Over 111,000 Americans visited Brazil for the FIFA World Cup this past summer, making the U.S. the second largest international source market for the event following Argentina.
No one, least of all the Brazilians, expected such a high level of interest from the Americans, both in terms of inbound visitation and television viewership at home. In the United States, 26.5 million Americans watched the final championship game between Argentina and Germany.
Overall, 1.035 million foreigners visited Brazil during the World Cup, arriving from 203 countries between May 23 to July 13. The average stay for international visitors was 13 days; the average for Americans was 15 days.
“So now we want to invite Americans back to Brazil who came for the World Cup and want to see more of our country, as well as people who saw the 12 different destinations on television but weren’t able to visit,” said Vicente Neto, president of the Brazilian Tourism Board (Embratur), during a recent interview with Skift via a translator in Miami.
“The American market is definitely a priority for us, especially because they spend the most when they travel,” he continued. “It’s because of the World Cup that we realized this needed to become a priority.”
The tourism board’s official invitation for Americans to come visit Brazil is arriving in a three-pronged, integrated marketing campaign, kicking off with a multimillion dollar digital advertising series launching later this month.
“The theme of the advertising campaign in September is about inviting U.S. visitors back to Brazil, who admired the warmth of the Brazilian people during the World Cup,” said Neto. “We know they enjoyed their visit, so we want to remind them that there are many other destinations in Brazil to choose from.”
Brazil Beyond Rio
The World Cup this year was hosted at 12 different sites throughout the country, stretching from Rio de Janeiro to Manaus in the Amazon, which is a record number of venues for the global sporting event. The new marketing campaign will showcase those destinations again in an attempt to reaffirm the country’s diversity of tourism product.
Neto said that previous to the World Cup, many Americans often equated Brazil mostly with the iconic images of Rio de Janeiro and the Amazon. That perception, he suggests, is slowly evolving thanks to all of the recent media attention surrounding the World Cup.
Neto also acknowledged other valuable media attention, such as Anthony Bourdain’s recent season finale taped in Brazil’s colonial Bahia province, and the media relations work accomplished by the three new Brazil tourism offices that opened last year in New York, Chicago, and Los Angeles.
However, Neto asserts there is still much to communicate, not just about the different destinations, but also about all of the new hotel infrastructure facilitating intra-regional travel. Brazil will have over 400 new hotels operating by 2016, with an estimated total investment of $5.5 billion injected into the Brazilian tourism market.
Neto added that 61% of international visitors surveyed during the World Cup were visiting Brazil for the first time, with exit polls reporting that 95% of those visitors hoped to return. Over 98% approved of Brazilian hospitality, and 93% gave a thumbs up for Brazil’s culinary scene.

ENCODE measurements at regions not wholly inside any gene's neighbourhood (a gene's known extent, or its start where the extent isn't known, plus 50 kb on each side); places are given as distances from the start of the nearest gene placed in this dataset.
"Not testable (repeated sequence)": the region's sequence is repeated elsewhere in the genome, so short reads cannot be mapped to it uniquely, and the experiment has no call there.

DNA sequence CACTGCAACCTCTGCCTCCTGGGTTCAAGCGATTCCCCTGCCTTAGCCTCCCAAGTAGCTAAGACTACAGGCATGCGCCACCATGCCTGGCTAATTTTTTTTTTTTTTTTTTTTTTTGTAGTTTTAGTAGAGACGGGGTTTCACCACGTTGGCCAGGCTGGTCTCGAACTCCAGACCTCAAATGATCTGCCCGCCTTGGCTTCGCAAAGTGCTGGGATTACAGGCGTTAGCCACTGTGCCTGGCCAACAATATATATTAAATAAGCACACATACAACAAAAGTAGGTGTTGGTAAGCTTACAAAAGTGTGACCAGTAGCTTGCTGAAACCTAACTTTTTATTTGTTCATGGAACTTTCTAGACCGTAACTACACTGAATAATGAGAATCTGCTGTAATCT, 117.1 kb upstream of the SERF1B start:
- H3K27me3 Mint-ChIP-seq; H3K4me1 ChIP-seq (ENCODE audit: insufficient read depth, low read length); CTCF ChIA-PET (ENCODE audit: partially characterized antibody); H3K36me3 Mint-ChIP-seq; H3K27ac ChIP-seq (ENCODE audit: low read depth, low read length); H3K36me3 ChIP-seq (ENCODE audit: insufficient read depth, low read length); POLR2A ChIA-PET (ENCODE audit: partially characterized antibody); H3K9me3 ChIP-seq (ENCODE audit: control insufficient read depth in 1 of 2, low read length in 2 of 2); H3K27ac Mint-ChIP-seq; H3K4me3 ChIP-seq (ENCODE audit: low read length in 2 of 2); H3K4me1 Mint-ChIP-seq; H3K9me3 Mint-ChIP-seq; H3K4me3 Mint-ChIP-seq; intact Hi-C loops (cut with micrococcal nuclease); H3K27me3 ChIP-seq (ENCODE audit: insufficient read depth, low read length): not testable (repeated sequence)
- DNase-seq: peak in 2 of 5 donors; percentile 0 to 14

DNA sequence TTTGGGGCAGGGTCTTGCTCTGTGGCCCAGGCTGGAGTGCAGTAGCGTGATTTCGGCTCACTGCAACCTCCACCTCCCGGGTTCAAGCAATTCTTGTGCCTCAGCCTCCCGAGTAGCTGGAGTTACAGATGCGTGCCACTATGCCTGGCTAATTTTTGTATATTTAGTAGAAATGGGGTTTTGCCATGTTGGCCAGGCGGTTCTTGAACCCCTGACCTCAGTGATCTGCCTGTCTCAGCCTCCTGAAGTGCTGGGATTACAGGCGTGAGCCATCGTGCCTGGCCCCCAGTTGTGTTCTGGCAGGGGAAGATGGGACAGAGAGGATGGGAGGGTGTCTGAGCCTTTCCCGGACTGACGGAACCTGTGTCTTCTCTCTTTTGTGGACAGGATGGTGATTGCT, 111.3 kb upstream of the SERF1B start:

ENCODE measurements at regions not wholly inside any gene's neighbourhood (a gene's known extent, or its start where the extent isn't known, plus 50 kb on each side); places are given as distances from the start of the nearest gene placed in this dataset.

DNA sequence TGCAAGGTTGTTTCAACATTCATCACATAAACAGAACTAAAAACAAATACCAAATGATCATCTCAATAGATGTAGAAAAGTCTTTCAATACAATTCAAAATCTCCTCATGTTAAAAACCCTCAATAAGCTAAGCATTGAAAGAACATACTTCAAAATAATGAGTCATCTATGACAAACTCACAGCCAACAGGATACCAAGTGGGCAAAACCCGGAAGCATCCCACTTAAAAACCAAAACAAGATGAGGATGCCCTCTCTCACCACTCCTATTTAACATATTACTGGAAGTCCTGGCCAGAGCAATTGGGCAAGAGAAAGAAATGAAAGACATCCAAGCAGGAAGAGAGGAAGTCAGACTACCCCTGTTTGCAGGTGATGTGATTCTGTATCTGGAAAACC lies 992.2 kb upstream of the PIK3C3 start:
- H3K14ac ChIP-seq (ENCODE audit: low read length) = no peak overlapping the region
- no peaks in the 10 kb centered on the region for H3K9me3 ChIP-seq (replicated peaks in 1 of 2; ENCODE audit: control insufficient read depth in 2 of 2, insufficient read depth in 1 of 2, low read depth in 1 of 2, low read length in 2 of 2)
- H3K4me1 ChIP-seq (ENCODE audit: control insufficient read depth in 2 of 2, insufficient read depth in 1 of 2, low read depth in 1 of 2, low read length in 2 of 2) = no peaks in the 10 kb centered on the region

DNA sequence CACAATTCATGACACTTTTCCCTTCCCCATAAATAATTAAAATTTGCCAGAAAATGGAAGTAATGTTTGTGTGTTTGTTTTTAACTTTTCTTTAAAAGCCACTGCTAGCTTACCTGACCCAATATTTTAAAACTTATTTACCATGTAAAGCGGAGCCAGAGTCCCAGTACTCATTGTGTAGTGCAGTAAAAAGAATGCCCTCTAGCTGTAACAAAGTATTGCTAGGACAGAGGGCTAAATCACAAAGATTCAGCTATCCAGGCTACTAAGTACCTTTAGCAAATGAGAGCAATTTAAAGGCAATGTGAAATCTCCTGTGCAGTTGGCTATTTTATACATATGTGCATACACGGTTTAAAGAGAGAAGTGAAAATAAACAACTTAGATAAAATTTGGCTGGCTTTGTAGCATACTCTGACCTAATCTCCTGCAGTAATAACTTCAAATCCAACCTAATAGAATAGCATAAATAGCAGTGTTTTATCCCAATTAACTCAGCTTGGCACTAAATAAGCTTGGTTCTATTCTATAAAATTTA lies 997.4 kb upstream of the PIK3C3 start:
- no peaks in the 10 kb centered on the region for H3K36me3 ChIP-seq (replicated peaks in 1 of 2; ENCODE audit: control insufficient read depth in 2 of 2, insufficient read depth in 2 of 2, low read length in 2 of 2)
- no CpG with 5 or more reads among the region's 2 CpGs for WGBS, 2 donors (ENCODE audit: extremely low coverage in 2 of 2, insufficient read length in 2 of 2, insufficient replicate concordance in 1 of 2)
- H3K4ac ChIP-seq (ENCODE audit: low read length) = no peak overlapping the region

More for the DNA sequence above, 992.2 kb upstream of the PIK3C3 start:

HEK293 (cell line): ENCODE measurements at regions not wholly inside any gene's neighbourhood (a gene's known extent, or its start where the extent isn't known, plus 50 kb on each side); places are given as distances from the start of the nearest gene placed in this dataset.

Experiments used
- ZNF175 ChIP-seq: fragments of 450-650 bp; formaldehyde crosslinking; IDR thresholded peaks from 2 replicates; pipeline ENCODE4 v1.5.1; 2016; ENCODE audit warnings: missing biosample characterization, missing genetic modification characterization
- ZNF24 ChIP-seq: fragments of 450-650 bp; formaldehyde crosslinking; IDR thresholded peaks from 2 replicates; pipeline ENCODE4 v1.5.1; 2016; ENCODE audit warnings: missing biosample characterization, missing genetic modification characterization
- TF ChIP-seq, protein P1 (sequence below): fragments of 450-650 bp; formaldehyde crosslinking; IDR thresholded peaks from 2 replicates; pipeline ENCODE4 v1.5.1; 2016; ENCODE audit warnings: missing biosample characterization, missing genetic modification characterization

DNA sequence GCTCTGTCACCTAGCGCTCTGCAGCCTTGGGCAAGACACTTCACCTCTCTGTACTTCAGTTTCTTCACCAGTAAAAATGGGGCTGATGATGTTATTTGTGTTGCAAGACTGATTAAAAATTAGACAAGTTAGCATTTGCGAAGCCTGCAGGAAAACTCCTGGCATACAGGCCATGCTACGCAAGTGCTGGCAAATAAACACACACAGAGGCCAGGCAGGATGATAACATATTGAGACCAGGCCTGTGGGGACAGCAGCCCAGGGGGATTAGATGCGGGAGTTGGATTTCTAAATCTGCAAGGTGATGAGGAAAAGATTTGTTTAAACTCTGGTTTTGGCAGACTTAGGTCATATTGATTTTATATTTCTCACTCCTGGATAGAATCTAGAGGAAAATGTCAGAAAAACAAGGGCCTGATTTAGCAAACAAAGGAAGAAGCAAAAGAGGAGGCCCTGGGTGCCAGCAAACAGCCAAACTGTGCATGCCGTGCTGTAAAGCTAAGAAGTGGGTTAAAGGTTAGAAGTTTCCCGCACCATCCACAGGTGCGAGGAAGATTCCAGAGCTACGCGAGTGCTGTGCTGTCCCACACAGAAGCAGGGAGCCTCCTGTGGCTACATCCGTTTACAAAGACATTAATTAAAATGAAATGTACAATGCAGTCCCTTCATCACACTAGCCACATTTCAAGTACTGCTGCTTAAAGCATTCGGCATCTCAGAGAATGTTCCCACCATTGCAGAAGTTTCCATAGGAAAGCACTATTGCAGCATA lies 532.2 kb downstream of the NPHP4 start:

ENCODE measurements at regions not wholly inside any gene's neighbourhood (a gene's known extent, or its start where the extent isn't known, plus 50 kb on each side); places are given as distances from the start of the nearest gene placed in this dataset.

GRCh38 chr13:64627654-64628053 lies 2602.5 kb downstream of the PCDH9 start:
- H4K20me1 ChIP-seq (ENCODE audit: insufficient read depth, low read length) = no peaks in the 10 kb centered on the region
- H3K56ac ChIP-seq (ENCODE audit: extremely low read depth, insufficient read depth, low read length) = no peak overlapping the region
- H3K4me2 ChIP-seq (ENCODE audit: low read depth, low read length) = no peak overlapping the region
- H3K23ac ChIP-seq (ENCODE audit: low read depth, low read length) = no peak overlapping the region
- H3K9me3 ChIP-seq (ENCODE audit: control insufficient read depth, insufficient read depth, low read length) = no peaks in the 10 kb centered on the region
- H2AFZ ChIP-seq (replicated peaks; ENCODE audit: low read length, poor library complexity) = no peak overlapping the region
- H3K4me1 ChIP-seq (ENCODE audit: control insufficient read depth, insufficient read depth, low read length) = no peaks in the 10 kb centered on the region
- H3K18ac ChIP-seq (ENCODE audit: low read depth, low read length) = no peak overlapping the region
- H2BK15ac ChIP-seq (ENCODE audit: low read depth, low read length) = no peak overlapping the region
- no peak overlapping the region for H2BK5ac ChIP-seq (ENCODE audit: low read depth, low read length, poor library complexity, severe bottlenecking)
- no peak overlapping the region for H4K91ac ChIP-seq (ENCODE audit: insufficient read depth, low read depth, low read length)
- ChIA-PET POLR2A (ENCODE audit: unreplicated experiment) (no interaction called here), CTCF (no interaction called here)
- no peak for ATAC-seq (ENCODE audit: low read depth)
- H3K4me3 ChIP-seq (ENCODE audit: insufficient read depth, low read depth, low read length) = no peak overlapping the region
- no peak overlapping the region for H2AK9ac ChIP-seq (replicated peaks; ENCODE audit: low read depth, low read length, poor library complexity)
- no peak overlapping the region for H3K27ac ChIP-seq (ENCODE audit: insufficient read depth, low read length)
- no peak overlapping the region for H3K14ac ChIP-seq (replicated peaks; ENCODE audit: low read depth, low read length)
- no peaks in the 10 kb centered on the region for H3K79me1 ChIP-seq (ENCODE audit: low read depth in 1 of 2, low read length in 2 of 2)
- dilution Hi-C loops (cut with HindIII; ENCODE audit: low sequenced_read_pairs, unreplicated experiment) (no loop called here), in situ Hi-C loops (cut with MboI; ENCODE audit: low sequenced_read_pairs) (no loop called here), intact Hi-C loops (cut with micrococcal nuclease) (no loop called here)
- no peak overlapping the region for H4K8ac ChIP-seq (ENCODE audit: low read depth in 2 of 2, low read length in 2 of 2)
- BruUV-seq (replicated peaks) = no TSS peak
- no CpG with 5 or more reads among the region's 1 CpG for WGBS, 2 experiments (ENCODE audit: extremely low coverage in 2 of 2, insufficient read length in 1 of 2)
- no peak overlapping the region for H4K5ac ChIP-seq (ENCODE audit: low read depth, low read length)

The second phase of Embratur’s national marketing campaign launches in January next year, focusing on the Olympic Games and Brazil as a sporting capital of the Americas. Neto explains that many Brazilian and international tourism companies, in partnership with Brazil’s national tourism organization, are developing value-added travel packages combining the 12 major destinations to make it easier for tourists to book multi-destination itineraries.
Rock in Rio USA
First launched in 1985, Rock in Rio is one of the world’s largest concert festivals, taking place over the last three decades both in Rio de Janeiro and Spain/Portugal. For the first time ever, Rock in Rio USA swings into Las Vegas for two weekends of concerts in May 2015, anchored at the outdoor “City of Rock” venue at MGM Las Vegas and smaller VIP events up and down the Strip.
The international musical lineup at previous festivals has ranged from big name acts like the Rolling Stones, Bruce Springsteen and Beyonce to high-wattage Portuguese and Latin American rappers including Da Weasel and Marcelo D2, respectively. Plans are also in development to expand Rock in Rio into the Middle East and Asia in coming years.
According to Neto, the Rock in Rio event in Las Vegas is expected to bring a new level of exposure to Rio de Janeiro, and Brazil in general, to a whole new demographic of visitors who may not have considered Brazil as a travel destination before. As the third prong of Brazil’s national marketing campaign, Rock in Rio should have a major impact on U.S. travel bookings prior to the Olympic Games due to all of the ancillary entertainment and lifestyle media resulting from the many concerts.
That includes bookings from the meetings and convention market. A total of 870 business-related meetings and conferences took place during the World Cup, resulting in over $3 billion worth of new business.
“We just had a seminar last week about, how can we generate more international business events in Brazil,” said Neto. “Each of the 14 convention bureaus is working with us to explain what their strengths are and what international events they’re trying to attract. The government is assessing all of them to see which ones it can sponsor to help incentivize participation, because as you saw during the World Cup, Brazil has proven that it can host large international events very successfully.”
Here’s a look at some of the reviews from World Cup visitors from around the world: